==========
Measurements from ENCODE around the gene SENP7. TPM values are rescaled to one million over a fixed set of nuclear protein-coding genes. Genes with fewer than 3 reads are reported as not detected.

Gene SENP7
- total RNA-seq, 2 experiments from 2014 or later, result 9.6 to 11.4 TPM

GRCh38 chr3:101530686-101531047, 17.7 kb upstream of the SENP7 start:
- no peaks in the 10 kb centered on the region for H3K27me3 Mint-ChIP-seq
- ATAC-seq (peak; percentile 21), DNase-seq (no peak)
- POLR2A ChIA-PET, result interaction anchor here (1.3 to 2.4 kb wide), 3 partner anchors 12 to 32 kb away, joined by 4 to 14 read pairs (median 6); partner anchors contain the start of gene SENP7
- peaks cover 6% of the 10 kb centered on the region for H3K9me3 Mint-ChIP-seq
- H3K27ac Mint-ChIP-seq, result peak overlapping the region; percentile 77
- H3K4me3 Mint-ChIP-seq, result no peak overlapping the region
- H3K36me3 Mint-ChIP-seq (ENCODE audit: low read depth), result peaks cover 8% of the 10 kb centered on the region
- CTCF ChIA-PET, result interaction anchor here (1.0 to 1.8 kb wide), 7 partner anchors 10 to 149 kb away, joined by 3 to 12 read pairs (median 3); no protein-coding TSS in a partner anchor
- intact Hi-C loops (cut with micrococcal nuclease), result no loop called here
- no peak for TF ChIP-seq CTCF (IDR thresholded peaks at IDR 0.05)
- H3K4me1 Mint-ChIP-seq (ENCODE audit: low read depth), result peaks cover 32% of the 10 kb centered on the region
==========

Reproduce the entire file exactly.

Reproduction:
Measurements from ENCODE around the gene SENP7. TPM values are rescaled to one million over a fixed set of nuclear protein-coding genes. Genes with fewer than 3 reads are reported as not detected.

Gene SENP7
- total RNA-seq, 2 experiments from 2014 or later, result 9.6 to 11.4 TPM

GRCh38 chr3:101530686-101531047, 17.7 kb upstream of the SENP7 start:
- no peaks in the 10 kb centered on the region for H3K27me3 Mint-ChIP-seq
- ATAC-seq (peak; percentile 21), DNase-seq (no peak)
- POLR2A ChIA-PET, result interaction anchor here (1.3 to 2.4 kb wide), 3 partner anchors 12 to 32 kb away, joined by 4 to 14 read pairs (median 6); partner anchors contain the start of gene SENP7
- peaks cover 6% of the 10 kb centered on the region for H3K9me3 Mint-ChIP-seq
- H3K27ac Mint-ChIP-seq, result peak overlapping the region; percentile 77
- H3K4me3 Mint-ChIP-seq, result no peak overlapping the region
- H3K36me3 Mint-ChIP-seq (ENCODE audit: low read depth), result peaks cover 8% of the 10 kb centered on the region
- CTCF ChIA-PET, result interaction anchor here (1.0 to 1.8 kb wide), 7 partner anchors 10 to 149 kb away, joined by 3 to 12 read pairs (median 3); no protein-coding TSS in a partner anchor
- intact Hi-C loops (cut with micrococcal nuclease), result no loop called here
- no peak for TF ChIP-seq CTCF (IDR thresholded peaks at IDR 0.05)
- H3K4me1 Mint-ChIP-seq (ENCODE audit: low read depth), result peaks cover 32% of the 10 kb centered on the region